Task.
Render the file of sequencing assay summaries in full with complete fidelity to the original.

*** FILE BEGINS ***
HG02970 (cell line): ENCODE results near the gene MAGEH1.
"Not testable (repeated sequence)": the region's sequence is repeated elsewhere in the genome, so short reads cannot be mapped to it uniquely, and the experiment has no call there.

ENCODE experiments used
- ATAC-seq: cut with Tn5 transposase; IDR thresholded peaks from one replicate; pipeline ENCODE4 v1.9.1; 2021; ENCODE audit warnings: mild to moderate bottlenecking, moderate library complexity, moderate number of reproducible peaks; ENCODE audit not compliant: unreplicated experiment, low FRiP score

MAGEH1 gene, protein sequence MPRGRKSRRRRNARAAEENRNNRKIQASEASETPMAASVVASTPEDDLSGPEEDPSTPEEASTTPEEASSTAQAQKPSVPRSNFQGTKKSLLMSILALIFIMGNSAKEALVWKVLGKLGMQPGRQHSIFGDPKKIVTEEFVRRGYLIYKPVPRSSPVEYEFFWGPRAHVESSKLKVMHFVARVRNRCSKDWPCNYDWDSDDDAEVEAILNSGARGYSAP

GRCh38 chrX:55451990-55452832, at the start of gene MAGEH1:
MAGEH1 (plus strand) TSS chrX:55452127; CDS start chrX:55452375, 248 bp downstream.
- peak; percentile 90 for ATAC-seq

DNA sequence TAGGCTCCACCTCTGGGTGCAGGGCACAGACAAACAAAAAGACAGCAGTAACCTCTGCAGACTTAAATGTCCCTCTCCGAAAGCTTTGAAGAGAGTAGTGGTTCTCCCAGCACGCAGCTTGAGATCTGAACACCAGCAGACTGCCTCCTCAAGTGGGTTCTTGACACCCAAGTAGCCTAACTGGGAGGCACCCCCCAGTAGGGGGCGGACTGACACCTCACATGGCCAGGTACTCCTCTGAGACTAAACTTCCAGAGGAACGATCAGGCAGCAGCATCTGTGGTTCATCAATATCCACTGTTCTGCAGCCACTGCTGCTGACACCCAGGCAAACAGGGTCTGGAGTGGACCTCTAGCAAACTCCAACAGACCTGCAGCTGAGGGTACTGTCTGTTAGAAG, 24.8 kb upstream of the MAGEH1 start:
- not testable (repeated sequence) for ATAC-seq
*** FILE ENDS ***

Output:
HG02970 (cell line): ENCODE results near the gene MAGEH1.
"Not testable (repeated sequence)": the region's sequence is repeated elsewhere in the genome, so short reads cannot be mapped to it uniquely, and the experiment has no call there.

ENCODE experiments used
- ATAC-seq: cut with Tn5 transposase; IDR thresholded peaks from one replicate; pipeline ENCODE4 v1.9.1; 2021; ENCODE audit warnings: mild to moderate bottlenecking, moderate library complexity, moderate number of reproducible peaks; ENCODE audit not compliant: unreplicated experiment, low FRiP score

MAGEH1 gene, protein sequence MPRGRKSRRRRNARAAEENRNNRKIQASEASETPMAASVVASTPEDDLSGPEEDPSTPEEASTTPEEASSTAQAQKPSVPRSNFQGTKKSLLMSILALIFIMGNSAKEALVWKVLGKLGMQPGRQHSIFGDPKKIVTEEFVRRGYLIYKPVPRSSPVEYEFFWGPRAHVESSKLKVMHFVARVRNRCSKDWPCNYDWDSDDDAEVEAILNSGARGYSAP

GRCh38 chrX:55451990-55452832, at the start of gene MAGEH1:
MAGEH1 (plus strand) TSS chrX:55452127; CDS start chrX:55452375, 248 bp downstream.
- peak; percentile 90 for ATAC-seq

DNA sequence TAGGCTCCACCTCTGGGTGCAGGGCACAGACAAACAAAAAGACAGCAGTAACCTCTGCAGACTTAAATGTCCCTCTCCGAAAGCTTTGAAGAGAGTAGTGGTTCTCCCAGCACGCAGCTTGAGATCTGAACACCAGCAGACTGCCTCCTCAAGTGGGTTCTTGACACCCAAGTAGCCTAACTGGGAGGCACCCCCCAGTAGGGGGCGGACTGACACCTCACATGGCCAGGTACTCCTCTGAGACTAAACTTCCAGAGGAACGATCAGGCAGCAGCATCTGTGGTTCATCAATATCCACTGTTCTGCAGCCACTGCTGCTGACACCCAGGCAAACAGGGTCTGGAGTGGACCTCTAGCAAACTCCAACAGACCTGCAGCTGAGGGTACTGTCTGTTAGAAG, 24.8 kb upstream of the MAGEH1 start:
- not testable (repeated sequence) for ATAC-seq